Somali Prime Minister Resigns Over Tussle With President
Somali Prime Minister Omar Abdirashid Ali Sharmarke at U.N. conference in 2009. Photo by Tony Karumba/AFP/Getty Images
Somalia’s Prime Minister Omar Abdirashid Ali Sharmarke announced his resignation Tuesday after months of disagreement with the president and stepped up attacks by insurgents.
Sharmarke, who became prime minister in February 2009, and President Sheikh Sharif Ahmed have lately locked horns over a new draft constitution. A vote of confidence on the premier had been scheduled over the weekend, though it was postponed, reported the Associated Press.
“After seeing that the political turmoil between me and the president has caused security vulnerability, I have decided to resign to save the nation and give a chance to others,” Sharmarke told reporters.
Ahmed thanked Sharmarke for his “courageous decision” and said he will build a new government soon.
Woman carrying child wounded by mortar fire in Somalia. Photo by Abdirashid Abdulle Abikar/AFP/Getty Images
Somalia’s latest political twist comes amid increased fighting between the transitional government and the Islamist extremist group al-Shabab and its allies. The country in Eastern Africa, which borders the Indian Ocean, is also a launch pad for pirate attacks of passing vessels.
GlobalPost’s Tristan McConnell reports on how the violence increased during the month-long Muslim holy month of Ramadan from August to early September. The most brazen assault was a raid on Mogadishu’s airport, which killed five people, he writes:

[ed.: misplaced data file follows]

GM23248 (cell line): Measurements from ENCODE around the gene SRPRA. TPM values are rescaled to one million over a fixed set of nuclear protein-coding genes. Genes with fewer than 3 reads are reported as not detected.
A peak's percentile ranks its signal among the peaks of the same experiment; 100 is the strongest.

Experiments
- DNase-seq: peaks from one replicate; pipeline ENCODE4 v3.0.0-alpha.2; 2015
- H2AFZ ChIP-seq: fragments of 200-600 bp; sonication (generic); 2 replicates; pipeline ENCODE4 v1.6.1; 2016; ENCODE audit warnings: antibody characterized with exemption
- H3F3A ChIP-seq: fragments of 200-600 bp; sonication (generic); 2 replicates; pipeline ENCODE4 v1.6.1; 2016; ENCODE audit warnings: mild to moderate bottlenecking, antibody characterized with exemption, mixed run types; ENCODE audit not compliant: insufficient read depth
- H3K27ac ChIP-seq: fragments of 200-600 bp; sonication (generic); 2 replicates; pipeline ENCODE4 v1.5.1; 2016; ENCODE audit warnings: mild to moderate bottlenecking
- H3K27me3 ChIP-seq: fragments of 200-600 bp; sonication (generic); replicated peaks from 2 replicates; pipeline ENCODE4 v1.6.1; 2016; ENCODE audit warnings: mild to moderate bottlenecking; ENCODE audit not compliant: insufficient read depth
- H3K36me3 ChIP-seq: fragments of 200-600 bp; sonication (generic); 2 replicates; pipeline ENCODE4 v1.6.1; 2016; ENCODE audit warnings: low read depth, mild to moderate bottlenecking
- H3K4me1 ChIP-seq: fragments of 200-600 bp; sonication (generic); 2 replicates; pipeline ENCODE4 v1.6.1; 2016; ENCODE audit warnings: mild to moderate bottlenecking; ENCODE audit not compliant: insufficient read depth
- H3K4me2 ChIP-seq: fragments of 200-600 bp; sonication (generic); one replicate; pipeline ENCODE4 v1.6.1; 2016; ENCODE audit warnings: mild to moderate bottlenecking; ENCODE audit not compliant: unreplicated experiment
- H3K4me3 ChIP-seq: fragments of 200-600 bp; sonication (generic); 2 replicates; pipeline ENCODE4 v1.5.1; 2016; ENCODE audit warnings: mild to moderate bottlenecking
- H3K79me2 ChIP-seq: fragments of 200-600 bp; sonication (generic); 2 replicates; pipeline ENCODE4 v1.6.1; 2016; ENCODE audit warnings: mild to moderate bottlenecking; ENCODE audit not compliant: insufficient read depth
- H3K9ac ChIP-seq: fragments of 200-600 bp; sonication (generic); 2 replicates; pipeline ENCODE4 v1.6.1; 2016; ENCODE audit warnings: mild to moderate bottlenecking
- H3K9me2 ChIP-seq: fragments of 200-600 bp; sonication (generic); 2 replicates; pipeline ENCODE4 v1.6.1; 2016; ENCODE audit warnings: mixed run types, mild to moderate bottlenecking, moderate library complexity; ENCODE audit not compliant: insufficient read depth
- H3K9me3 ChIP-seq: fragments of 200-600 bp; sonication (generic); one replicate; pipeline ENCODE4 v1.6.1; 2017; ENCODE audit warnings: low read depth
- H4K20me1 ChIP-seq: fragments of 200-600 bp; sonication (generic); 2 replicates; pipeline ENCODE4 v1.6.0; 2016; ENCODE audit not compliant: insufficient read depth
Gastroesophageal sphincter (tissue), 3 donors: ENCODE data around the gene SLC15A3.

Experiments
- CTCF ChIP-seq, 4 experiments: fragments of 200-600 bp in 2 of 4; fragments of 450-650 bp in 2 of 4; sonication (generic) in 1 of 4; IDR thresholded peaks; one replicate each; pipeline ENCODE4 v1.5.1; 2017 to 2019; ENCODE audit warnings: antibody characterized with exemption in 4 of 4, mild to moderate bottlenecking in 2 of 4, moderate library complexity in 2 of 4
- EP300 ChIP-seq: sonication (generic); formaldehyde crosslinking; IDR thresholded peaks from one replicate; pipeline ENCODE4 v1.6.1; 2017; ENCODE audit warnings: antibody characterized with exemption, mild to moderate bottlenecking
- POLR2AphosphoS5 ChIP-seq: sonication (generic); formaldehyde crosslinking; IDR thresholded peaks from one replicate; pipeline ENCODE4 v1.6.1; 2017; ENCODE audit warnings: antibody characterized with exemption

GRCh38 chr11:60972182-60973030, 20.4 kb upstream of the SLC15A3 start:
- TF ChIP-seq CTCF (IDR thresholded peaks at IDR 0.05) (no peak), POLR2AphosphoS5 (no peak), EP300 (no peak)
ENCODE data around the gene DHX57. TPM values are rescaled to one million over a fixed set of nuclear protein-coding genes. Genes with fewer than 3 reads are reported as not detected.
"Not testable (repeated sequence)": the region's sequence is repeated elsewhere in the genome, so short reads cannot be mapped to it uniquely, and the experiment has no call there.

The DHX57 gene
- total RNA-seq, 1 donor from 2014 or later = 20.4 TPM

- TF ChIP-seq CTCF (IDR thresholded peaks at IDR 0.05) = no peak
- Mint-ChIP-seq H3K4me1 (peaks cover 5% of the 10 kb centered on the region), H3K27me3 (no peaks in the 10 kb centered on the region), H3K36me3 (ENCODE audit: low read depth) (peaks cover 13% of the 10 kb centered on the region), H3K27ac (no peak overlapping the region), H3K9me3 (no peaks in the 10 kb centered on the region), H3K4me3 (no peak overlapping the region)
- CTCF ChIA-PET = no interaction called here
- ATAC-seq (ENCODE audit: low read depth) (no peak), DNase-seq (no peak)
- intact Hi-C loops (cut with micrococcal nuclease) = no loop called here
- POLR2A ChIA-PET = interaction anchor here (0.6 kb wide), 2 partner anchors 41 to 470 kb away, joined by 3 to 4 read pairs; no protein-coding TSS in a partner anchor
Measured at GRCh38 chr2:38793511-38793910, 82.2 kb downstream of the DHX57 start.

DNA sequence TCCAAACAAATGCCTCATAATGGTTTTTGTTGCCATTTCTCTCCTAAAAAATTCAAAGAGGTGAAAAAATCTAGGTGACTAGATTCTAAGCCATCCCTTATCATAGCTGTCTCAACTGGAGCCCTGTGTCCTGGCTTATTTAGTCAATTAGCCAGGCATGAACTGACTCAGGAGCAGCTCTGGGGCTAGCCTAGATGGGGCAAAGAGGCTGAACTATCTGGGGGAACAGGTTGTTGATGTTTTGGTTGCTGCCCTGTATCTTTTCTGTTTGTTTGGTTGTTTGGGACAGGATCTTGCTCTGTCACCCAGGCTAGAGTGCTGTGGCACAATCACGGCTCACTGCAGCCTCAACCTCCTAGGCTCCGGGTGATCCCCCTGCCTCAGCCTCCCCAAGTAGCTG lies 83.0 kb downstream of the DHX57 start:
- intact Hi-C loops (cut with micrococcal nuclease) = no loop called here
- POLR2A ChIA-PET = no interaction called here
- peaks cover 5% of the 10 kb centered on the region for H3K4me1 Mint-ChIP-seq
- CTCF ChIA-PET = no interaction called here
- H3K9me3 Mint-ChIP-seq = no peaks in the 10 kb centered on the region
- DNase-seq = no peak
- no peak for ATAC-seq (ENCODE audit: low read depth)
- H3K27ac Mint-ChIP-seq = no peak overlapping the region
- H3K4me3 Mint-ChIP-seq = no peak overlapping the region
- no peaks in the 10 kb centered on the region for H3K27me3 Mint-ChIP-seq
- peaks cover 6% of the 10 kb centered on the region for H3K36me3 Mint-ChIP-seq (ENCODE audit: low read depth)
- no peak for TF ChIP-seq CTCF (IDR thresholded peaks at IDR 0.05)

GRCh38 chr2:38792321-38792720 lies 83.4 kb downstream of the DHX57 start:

“Ultimately the airport assault was unsuccessful because all four attackers died before reaching the airport terminal building but it was ambitious in scope and technicality.”
The fighting during this period led to the most killings and injuries of civilians than at any other time in the recent past, according to the U.N. Human Rights Council:
“The drawing of the fighting into areas populated or frequented by civilians, and the use of imprecise mortars by all parties causing severe casualties and property damage continued to be a matter of serious concern.”
The al-Qaida-linked al-Shabab militants control most of southern and central Somalia, while the government only controls parts of the capital Mogadishu. About 6,300 African Union peacekeepers, known as AMISOM, from Uganda and Burundi are stationed in Somalia.
The country has been gripped by conflict ever since President Siad Barre was overthrown in 1991.
Reuters traces political developments and incidents of violence over the past five years in this timeline.